Legislation by regulation.
What is now called the European Union (EU), grew out of the aftermath of WWII, which had devastated both the economies and infrastructures of most countries in Europe. It was really the product of several treaties but the first big one was the 1957 treaty of Rome, which created a common market amongst its members, with the abolition of tariffs and impediments to the free flow of labour and goods. It was in essence an economic union and so it was naturally called the European Economic Community (EEC).
The next significant event in its evolution, was the Maastricht Treaty of 1993. This was more in the way of a political rather than an economic union between the member states, creating central bodies making their own policies concerning the members’ economies, societies, laws and to a certain extent, security. The treaty also laid the foundation of the Euro currency. It was renamed to the EU, and for a lot of people, myself included, was a step too far in terms of ceding the sovereignty of the member states. One size simply doesn’t fit all, I’m afraid, and the current travails of several member states to stay in the Euro and the union, attest to that. Whether they’ll be able to stay in either of them, comes down to how many more cheques Germany is prepared to write, as usual, and they’re having their own economic troubles at the moment.
This article isn’t about the EU, but rather the tendency of politicians to effectively legislate via the back door using regulation. If you can’t get a measure passed into law via the legislature, simply expand the remit of a regulatory body, until it has enough power to introduce regulations, which have the same effect as the legislation would have had. Apart from the obvious benefit of the politicians getting their way, it has an additional one in that their hands are clean. It’ll be the regulatory body that’ll take the heat for any unpopular measures.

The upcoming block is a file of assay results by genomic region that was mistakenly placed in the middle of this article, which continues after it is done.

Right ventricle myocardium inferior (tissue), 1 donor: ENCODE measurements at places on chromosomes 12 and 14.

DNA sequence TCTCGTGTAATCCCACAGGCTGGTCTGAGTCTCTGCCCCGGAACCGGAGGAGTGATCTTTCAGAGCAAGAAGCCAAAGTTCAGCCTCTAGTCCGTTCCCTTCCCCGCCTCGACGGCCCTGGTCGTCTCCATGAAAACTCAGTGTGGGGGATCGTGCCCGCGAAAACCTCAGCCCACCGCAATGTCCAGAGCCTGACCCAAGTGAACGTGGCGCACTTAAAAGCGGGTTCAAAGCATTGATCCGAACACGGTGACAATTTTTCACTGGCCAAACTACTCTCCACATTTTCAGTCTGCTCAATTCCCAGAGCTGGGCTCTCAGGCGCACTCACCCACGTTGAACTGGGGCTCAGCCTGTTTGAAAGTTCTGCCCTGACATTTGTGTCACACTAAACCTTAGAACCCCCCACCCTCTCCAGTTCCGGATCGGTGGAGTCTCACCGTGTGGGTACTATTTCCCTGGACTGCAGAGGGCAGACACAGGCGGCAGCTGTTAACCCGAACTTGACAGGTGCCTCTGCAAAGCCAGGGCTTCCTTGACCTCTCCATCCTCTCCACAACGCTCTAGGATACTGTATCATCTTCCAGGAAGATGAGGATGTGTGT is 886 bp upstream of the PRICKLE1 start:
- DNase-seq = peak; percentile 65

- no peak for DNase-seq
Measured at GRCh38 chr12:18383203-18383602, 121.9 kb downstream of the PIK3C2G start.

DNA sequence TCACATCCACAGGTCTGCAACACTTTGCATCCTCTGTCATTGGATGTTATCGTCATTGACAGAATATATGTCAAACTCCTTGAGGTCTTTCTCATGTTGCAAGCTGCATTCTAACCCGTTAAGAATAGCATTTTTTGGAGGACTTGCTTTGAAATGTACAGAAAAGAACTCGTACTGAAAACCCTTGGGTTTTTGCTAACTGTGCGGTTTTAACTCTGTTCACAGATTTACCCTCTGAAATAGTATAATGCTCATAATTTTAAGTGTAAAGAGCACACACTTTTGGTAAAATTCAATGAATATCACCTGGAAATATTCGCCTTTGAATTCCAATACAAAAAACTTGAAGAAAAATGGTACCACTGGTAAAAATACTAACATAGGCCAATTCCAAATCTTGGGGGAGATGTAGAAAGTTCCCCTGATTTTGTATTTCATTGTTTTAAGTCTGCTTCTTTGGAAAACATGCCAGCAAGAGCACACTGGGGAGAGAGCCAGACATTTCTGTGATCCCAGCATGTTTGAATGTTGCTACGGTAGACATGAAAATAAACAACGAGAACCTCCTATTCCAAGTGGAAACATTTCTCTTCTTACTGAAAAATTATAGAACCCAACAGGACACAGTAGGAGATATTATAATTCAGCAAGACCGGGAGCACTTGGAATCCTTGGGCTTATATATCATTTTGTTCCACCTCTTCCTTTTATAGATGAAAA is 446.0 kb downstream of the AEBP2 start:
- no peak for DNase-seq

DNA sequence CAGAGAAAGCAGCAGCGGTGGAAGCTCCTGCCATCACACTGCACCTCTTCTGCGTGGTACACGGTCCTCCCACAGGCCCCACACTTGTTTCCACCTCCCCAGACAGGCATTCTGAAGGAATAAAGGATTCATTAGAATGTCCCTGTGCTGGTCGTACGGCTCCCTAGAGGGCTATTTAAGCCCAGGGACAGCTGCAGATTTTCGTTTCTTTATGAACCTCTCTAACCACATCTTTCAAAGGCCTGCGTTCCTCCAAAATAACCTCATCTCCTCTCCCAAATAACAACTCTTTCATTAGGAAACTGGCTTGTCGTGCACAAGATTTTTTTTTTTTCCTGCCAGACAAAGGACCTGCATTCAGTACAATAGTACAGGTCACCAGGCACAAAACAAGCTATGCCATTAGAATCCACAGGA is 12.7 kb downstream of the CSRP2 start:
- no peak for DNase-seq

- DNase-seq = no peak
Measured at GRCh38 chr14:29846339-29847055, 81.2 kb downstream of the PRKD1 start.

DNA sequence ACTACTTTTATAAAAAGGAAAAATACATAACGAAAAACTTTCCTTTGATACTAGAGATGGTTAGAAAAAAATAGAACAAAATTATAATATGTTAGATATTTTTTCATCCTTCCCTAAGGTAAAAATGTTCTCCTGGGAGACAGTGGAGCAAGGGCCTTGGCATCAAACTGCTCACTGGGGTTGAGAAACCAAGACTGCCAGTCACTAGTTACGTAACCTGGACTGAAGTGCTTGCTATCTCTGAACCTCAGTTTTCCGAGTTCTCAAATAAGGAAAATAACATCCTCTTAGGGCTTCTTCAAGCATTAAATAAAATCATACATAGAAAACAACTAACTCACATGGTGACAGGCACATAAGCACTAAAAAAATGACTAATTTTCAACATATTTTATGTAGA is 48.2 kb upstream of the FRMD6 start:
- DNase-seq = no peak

This method of stealth legislation using regulation, has become rampant over the last two decades. All around the world, sleepy little regulatory bodies have grown into all-powerful beasts stifling growth, with absolutely no regard to any economic consequences. The Environmental Protection Agency in America has been effectively introducing the Cap and Trade measures that were rejected on the floor of Congress and indeed, see it as part of their remit to “crucify” heavy industry. One of their managers got fired for saying exactly that in public, but no worries, he was immediately employed by a very green advocacy organisation, which is possibly where he should have been working in the first place.